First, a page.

Paper No. 199-8
Presentation Time: 9:45 AM
TRANSIENT STRUCTURE OF THE RHIZOSPHERE: IT FORMATION AND FUNCTION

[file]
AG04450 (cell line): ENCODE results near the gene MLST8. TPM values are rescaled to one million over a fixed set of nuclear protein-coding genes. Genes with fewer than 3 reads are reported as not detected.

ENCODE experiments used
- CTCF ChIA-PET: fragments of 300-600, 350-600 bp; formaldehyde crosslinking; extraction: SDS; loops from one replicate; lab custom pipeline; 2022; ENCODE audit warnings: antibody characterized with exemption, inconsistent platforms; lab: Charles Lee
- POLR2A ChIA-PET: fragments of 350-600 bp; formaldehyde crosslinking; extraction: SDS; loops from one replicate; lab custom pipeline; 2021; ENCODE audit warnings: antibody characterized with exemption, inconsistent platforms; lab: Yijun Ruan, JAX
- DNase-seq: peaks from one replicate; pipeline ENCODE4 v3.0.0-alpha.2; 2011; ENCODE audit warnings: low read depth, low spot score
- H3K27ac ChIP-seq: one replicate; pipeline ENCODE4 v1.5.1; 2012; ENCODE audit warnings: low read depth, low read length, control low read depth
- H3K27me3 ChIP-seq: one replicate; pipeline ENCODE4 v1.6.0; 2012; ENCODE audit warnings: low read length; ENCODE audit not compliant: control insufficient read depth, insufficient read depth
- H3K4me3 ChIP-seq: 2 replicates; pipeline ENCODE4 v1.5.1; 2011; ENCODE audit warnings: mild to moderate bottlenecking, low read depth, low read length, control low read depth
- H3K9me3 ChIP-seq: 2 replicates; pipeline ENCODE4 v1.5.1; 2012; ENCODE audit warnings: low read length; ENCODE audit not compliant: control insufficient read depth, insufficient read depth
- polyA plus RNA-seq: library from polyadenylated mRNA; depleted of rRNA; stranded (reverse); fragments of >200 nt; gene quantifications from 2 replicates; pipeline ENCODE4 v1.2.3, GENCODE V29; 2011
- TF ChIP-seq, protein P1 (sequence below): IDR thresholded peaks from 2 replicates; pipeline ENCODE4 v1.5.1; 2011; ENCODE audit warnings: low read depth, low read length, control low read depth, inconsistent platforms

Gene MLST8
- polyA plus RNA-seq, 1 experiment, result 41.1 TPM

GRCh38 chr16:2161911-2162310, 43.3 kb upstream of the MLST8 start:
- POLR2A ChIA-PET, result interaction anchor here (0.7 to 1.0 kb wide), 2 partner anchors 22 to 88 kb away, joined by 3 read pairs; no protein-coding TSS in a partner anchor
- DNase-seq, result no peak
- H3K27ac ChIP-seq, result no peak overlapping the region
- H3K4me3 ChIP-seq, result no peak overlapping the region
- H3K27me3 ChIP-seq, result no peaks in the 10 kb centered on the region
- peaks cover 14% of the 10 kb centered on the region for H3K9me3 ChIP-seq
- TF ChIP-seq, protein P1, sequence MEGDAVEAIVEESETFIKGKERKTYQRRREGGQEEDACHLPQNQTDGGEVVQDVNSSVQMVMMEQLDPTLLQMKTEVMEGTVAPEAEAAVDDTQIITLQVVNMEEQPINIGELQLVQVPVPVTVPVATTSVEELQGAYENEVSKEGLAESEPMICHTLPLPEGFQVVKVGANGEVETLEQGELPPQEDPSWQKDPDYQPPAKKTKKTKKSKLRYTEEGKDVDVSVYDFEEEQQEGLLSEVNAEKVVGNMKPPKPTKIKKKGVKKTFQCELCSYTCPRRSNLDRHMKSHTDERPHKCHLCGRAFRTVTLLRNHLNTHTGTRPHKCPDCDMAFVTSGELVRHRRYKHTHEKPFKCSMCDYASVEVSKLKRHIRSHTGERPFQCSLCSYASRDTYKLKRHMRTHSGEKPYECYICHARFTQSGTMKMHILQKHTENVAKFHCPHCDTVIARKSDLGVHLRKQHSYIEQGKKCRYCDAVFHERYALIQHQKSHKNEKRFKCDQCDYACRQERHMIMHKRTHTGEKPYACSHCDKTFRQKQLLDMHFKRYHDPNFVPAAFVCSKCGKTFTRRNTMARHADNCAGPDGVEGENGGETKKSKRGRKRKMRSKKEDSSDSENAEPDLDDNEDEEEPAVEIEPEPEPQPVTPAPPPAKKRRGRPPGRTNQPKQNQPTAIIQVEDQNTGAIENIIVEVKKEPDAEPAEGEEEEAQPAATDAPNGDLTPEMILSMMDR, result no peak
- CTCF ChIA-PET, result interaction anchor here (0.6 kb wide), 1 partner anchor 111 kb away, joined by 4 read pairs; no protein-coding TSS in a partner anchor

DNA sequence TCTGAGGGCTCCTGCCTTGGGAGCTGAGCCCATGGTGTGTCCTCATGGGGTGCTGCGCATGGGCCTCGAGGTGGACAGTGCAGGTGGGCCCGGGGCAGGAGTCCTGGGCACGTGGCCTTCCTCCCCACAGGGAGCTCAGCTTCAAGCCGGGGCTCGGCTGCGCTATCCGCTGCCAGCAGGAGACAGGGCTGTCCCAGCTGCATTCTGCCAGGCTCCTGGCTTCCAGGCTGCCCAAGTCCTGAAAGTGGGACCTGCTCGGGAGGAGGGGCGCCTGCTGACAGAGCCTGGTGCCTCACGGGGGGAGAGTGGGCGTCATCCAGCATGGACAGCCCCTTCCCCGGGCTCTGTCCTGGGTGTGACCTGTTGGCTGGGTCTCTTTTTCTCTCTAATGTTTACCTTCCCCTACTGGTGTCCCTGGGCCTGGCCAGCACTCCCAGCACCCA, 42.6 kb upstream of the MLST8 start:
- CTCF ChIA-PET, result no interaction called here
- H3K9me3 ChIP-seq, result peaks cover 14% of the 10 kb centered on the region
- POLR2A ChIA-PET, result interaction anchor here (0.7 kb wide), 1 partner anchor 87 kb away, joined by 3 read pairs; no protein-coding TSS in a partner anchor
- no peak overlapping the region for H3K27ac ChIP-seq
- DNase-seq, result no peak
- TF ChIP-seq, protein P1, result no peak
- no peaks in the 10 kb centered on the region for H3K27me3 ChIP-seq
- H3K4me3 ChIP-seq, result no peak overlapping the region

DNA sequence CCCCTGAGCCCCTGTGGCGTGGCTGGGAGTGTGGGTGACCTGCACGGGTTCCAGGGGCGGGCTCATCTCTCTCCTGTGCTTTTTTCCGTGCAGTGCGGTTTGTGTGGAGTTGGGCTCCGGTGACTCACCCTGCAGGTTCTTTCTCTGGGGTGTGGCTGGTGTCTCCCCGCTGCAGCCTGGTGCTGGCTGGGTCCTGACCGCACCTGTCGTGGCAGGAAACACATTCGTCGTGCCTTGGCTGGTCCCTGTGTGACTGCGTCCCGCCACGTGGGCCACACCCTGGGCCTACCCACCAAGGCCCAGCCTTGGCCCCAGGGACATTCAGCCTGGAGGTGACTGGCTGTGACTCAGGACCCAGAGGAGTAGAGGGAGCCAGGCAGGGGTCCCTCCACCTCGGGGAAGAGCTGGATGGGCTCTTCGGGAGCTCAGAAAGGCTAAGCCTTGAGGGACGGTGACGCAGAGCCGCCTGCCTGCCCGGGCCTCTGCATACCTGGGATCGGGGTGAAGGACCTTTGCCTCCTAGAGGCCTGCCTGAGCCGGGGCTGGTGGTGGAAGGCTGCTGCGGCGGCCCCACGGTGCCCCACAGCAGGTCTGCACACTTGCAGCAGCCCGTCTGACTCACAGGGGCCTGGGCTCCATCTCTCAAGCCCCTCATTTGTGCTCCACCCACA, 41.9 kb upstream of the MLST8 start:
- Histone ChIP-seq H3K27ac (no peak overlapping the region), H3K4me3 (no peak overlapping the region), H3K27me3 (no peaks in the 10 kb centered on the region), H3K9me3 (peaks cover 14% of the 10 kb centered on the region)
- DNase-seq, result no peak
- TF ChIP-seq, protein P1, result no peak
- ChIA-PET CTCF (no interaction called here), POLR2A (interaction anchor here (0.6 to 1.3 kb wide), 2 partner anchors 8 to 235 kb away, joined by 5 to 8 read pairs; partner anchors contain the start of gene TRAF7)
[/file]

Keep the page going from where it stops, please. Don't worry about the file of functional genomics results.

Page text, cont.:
The rhizosphere is the interface through which plants interact with the soil environment. All soil-derived plant resources must pass through this important interface that is a transition between the biotic realm of the root and biophysical realm of the soil. It is milieu of elevated biological activity and nutrient cycling. The rhizosphere provides these important functions because it acquires distinct characteristics as a direct consequence of resources pumped into it from roots and the accompanying biophysical processes. Here we present a mathematical model of the biophysical and biogeochemical processes of the rhizosphere, which are responsible for the development of distinct and stable soil structure. The model includes coupled interactions between root exudation, diffusion, microbial activity, and enhanced wetting drying cycles. These interactions give rise to transient hot spots of nutrient cycling and elevated nutrient and water delivery capability that allow plants to thrive in otherwise resource-limited environment. Aspects of the model are tested against quantitative and image data from literature.